With this being said, the prize here is actually THE PROCESS. You see, there’s no end goal to anything. The prize, the beauty, the whole thing is the process. Yoga, Ayurveda, and the Vedic Wisdom are all about the process. It’s even stated in one of the most prominent yogic texts, in Patanjali’s Yoga Sutras:

Yogas citta-vrtti-nirodhah.

Say it out loud to yourself, like this:
Yogash chitta vrittee neer-oh-daha

This sutra simply means:
Yoga is the process of calming, soothing, and quieting the mind.

This is where we start. We start with calming everything down. We start with soothing, quieting and offering kindness to ourselves, even while we feel pain. It’s not a quick fix, a magic pill or pose sequence. It’s not striving for something on the outside to make you feel better. It’s not running away from the process or what is difficult. It’s not a bail out. It’s sticking with yourself all the way, in a kind and patient way.

Yoga is about being with yourself the way you are right now. And that is what induces, fosters and supports change, transformation and healing. I’m not saying it is easy. Heck, I know how hard it can be to accept things the way they are and to offer kindness to all of myself when the going gets tough. But I know from personal and professional experience that it is the way towards balance. Because I have been on this path of healing for so incredibly long, I know the ins and outs of the mind and its workings. I have several tools to help you be present with what is going on and to help take the edge off so you don’t go into strategy mode. I offer you loving support when you do go into strategy mode and offer a helping hand and heart filled with kindness so you can find your way out on your own time. This is what I specialize in. It’s not something I chose. It simply chose me. Kindness chose me when I had a really hard time in my healing process and I am here to help you with that very thing.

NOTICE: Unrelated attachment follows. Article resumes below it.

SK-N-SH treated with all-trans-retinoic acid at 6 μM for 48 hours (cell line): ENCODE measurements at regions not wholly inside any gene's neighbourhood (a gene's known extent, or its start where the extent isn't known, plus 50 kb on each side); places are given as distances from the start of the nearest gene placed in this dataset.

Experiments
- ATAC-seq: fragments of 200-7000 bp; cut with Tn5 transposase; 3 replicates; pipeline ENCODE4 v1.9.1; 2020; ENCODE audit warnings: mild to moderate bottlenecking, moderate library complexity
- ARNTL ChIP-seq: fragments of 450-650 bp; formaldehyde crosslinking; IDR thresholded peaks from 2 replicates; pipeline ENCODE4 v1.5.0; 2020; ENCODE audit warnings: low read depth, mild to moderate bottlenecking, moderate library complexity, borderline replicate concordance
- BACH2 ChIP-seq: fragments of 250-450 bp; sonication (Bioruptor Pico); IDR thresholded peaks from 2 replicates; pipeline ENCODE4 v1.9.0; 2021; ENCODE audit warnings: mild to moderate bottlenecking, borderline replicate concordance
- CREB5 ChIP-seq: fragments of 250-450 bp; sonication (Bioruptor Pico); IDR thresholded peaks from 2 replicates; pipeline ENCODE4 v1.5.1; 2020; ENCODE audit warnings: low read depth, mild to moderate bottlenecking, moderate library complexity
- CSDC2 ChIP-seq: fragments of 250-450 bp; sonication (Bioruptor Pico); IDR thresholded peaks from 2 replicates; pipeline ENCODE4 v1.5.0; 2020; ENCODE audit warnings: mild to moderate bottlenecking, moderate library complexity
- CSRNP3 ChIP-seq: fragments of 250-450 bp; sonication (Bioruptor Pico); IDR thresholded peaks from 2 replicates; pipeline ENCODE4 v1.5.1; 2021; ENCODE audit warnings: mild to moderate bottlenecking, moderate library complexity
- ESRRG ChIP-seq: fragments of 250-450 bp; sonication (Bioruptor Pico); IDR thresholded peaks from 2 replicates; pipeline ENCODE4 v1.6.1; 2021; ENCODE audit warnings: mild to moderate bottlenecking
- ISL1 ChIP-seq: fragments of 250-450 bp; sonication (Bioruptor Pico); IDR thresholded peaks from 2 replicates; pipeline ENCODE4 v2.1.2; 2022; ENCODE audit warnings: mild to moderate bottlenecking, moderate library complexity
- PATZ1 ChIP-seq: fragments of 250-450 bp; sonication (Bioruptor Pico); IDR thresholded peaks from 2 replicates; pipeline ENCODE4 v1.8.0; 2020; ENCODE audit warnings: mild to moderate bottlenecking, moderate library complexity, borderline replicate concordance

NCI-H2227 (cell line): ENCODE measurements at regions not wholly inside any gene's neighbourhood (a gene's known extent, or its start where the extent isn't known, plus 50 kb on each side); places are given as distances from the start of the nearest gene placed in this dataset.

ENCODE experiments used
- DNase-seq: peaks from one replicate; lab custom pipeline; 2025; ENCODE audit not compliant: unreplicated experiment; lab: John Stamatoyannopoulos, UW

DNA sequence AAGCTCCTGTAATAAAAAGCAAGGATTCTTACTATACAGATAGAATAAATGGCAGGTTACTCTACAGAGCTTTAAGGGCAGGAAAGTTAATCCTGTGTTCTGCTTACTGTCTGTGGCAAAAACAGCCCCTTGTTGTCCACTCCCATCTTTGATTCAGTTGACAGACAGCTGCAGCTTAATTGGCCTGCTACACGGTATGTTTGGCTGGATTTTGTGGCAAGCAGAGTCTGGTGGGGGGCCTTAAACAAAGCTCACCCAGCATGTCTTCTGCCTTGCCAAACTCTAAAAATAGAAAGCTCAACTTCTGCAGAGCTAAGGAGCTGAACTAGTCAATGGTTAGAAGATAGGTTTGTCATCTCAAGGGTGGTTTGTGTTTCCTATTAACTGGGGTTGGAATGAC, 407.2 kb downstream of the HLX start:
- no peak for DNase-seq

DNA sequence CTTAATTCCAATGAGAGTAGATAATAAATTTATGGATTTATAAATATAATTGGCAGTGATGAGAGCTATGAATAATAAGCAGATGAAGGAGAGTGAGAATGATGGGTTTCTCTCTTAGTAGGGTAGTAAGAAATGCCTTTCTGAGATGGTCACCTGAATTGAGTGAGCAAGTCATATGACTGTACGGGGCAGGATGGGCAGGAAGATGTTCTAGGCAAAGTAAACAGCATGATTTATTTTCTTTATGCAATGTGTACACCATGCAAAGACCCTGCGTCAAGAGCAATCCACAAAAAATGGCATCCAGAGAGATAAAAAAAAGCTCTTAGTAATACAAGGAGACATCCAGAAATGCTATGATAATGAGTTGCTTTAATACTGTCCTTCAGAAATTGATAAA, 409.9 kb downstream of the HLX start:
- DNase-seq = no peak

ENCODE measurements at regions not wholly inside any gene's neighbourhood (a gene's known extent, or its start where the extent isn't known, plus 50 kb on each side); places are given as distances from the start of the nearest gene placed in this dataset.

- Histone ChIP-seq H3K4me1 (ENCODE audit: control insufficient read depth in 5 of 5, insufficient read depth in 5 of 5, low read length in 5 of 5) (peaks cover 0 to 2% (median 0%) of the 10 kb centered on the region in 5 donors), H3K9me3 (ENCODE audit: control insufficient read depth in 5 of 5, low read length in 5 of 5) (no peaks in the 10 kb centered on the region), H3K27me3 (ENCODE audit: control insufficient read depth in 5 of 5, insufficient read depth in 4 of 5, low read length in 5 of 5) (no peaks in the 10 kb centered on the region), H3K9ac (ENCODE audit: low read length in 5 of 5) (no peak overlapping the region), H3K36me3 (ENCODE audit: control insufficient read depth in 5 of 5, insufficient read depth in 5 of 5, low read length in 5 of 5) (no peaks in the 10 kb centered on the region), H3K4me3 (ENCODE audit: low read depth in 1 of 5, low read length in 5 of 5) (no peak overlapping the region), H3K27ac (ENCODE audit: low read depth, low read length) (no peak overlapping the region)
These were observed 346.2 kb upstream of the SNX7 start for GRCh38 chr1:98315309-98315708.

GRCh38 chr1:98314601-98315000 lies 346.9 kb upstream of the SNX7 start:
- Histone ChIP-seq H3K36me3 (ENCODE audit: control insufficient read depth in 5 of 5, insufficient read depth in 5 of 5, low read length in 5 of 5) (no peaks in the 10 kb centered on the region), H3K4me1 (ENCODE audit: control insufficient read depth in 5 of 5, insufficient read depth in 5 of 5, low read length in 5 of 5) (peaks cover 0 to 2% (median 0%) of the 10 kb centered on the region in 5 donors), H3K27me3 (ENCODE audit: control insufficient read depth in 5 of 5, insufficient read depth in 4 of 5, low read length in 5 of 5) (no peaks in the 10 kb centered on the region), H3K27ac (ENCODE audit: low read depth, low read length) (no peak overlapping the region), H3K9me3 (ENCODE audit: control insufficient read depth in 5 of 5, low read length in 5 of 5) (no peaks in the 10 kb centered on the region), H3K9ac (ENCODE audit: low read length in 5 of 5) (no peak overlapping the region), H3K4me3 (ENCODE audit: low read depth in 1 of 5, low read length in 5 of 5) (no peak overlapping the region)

You may be asking:

This all sounds great, Meredith, but how am I supposed to be kind when I am really in the thick of it? All I want is to feel better and get out of this pain.


Try a good healthy dose of curiosity and wonder to widen your perspective. Instead of continually spinning around in a mindset that says, “This hurts” or “I feel pain here”, why not give yourself some wonder and ask yourself this instead,

“Hmmmmm. Well now, that’s interesting. Earlier I felt this hard, rigid, contracted feeling here and now it feels warm and achy. It hurts but in a different way. I wonder what is going on in there? Isn’t that fascinating that it has changed so much? What else has happened besides that one sensation that seems to be calling my attention the most? Did anything else happen? I wonder what could happen next!”

Without a need to do anything more, you simply become involved with what you are feeling and sensing. You feel what is happening. By asking the questions that help you to describe your experience, you pull yourself off the hamster wheel and into direct inquiry… into being objective rather than subjective. Direct Inquiry and Objectivity help you to be present in the midst of change. And presence in the midst of change is what heals.